Surprising research demonstrates the elderly have an advantage in preventing Type 2 diabetes by making lifestyle changes.
Over 60 and at risk for diabetes? Your age may be an advantage.
A few years ago, the Center for Disease Control (CDC) rolled out a national program designed to combat one of our country’s most insidious health problems: diabetes. A year-long program designed to help participants make lasting lifestyle changes, the National Diabetes Prevention Program (NDPP) provides practical solutions on how to eat healthier, include physical activity into daily life, and improve problem-solving and coping skills.
The program’s success may lie in the age-old “accountability factor” – not only are participants required to report their weekly diet and exercise progress to a lifestyle coach, they have to be accountable to each other. For six months, they meet weekly in a small group to ideally share improvements. They continue to meet once a month for six months after that.
While older folks know the physical limits of aging all too well, in the case of lifestyle modifications affecting change, NDPP participants over 60 have a documented advantage.
Reported by The New York Times, a large national clinical trial showed that among adults at risk for Type 2 diabetes, this lifestyle modification program and resulting weight loss reduced the incidence of the disease by 58% in 1,000 subjects participating in the NDPP, compared with those who did not.
If you think those numbers are impressive, check out the stats for NDPP participants over the age of 60: a whopping 71% reduction in the incidence of Type 2 diabetes for this age group.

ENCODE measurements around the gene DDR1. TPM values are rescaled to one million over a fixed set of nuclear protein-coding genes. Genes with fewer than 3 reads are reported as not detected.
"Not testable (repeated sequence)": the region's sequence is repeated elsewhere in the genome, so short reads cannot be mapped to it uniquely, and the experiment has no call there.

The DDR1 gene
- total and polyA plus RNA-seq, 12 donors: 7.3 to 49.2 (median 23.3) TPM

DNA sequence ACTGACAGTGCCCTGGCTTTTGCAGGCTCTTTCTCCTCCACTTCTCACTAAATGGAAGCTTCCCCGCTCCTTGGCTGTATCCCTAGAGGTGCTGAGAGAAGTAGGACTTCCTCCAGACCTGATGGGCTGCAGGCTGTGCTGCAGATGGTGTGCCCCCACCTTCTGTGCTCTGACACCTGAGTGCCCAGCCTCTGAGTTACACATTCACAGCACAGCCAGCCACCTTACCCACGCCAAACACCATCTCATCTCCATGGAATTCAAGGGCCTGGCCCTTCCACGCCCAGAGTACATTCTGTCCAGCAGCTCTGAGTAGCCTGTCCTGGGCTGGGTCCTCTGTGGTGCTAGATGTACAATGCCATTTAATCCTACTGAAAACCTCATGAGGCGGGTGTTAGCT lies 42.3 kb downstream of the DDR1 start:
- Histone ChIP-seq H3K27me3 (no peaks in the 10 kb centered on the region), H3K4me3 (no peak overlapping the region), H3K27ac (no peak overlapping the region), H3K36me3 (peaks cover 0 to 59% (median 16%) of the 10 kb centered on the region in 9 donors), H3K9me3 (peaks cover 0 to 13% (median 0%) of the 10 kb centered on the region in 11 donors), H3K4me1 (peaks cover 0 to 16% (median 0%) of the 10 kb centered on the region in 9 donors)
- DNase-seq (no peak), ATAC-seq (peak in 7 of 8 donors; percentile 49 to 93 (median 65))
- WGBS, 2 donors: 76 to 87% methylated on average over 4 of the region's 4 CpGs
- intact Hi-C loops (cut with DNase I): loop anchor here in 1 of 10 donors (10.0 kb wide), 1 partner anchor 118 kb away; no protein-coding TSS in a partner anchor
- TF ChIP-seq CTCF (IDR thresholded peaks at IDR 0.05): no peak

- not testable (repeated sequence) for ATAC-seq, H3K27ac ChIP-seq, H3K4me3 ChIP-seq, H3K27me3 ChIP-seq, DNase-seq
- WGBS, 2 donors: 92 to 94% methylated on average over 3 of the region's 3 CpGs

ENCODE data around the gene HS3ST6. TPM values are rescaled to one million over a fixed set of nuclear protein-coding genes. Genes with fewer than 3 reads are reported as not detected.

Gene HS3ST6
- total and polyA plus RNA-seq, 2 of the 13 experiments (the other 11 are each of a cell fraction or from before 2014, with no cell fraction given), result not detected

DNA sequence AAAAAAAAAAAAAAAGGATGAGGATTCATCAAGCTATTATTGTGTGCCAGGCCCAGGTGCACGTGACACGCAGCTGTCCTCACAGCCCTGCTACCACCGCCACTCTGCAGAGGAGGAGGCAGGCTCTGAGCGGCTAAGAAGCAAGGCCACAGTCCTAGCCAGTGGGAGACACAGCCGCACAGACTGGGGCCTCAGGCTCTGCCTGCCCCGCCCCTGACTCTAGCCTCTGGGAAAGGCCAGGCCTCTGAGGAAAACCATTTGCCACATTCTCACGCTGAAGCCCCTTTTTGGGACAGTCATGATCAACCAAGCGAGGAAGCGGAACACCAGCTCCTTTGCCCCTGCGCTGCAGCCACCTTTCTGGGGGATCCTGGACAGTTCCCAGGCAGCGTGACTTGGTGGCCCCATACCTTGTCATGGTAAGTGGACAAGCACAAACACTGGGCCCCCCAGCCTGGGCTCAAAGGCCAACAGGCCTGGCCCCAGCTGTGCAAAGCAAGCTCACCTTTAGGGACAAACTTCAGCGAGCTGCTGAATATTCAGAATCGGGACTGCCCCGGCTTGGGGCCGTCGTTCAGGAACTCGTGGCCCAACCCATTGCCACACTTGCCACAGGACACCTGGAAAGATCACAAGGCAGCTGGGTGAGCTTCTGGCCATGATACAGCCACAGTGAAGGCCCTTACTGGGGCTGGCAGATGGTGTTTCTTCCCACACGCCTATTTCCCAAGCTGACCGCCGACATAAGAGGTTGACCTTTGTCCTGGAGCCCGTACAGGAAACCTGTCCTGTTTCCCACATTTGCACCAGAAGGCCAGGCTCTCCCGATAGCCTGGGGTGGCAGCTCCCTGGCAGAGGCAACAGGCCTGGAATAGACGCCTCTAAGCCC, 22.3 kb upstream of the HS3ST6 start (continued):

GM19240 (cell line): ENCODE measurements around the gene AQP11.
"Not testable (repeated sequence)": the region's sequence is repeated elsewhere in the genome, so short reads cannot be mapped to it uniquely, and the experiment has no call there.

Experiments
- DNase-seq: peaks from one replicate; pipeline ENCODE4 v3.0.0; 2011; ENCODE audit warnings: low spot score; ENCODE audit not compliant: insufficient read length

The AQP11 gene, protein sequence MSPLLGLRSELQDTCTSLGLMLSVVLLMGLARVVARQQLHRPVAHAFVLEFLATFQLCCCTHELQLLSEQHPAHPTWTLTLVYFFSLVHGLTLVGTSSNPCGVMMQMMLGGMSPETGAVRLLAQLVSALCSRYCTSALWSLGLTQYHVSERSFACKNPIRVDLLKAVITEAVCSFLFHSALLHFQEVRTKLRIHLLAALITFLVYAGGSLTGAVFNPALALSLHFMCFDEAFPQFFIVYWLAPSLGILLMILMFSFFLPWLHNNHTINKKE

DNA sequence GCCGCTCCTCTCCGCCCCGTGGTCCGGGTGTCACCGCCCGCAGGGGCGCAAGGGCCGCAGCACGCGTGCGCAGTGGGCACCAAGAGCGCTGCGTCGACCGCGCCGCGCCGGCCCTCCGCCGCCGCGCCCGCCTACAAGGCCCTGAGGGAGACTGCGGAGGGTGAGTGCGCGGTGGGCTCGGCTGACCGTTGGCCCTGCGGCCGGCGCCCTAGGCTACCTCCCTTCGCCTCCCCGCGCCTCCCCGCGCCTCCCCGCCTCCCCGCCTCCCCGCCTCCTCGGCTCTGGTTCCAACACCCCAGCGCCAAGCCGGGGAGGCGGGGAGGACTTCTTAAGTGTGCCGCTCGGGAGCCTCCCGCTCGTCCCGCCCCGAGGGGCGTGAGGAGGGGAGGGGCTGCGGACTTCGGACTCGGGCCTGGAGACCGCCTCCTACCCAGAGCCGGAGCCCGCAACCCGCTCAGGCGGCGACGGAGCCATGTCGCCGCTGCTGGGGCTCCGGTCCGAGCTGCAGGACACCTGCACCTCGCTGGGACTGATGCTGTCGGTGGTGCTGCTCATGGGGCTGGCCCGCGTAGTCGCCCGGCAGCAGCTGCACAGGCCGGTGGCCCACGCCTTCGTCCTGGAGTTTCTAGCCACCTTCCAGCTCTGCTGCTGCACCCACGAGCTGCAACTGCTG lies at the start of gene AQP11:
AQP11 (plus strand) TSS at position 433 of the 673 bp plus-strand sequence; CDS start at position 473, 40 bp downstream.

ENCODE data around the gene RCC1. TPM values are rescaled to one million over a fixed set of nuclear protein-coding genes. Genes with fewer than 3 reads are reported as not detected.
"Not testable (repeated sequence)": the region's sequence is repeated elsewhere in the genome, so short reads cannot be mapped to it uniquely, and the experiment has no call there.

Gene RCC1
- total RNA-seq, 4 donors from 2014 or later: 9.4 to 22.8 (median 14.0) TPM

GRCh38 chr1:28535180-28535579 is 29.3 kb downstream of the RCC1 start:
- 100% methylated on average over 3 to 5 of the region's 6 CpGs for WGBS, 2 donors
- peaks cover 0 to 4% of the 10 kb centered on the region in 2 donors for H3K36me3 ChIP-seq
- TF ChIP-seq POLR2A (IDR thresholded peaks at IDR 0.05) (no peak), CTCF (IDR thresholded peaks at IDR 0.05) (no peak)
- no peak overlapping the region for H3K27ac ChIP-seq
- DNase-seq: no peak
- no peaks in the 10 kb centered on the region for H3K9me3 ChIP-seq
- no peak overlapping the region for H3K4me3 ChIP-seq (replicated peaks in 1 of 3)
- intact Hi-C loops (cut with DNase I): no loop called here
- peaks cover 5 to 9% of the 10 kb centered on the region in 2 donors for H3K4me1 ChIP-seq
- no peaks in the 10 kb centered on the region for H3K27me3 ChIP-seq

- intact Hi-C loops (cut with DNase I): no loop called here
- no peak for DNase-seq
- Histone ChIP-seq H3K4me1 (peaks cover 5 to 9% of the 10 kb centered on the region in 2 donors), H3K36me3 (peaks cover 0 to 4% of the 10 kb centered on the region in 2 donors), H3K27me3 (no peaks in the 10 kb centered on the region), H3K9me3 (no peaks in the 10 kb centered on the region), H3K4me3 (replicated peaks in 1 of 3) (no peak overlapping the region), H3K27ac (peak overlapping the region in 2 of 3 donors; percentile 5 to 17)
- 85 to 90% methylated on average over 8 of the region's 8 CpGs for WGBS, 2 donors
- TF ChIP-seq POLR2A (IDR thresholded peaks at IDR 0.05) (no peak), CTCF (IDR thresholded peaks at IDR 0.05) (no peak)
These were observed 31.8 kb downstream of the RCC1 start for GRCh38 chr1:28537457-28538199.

Offered in every state, often at multiple sites, over 527 organizations (community groups, employers, colleges, churches) offer the program, with the Y.M.C.A. enrolling 40 percent of participants nationally. Ann Albright, who directs the diabetes division of the C.D.C. estimates that in the first two years of the program, almost 50,000 Americans have joined an NDPP, which are aimed at people whose weight, blood glucose levels and other factors suggest they are at elevated risk for developing the disease.
Dr. Albright notes that the program is not a “quick-fix weight loss gimmick” but rather a series of lifestyle changes designed to create long-term behavior modification.
Whatever it is, it’s working.
Dr. Albright says that while a four percent reduction of body weight can produce diabetes reduction, the program shoots for five to seven percent. In Y.M.C.A. programs, the organization says, participants average a 5.7 loss after a year.
The elderly advantage
As noted, those over 60 are particularly successful in the program, with a 71% reduction in the incidence of diabetes, as compared to a 58% reduction in other age groups.
So, why do older NDPP participants do exceptionally well?
“It probably has to do with their commitment,” muses Dr. Albright. “They become more engaged. Maybe they realize where they are in their life course.”
Perhaps they also see more diabetes, and its destructive effects. Dr. Albright tells The New York Times that close to ten% of the population has Type 2 diabetes, diagnosed or undiagnosed, and prevalence only rises with age: for those over age 65, nearly 26 percent have the disease.
Feasibly, seeing the life-limiting effects of diabetes in their friends and neighbors motivates those over 60 to commit, and remain committed, to a program with such documented success.
Interested in lowering your risk for diabetes by joining the NDPP?
With over 625 organizations offering the program nationally, C.D.C. recognized programs are listed on the C.D.C. website at: https://nccd.cdc.gov/DDT_DPRP/Registry.aspx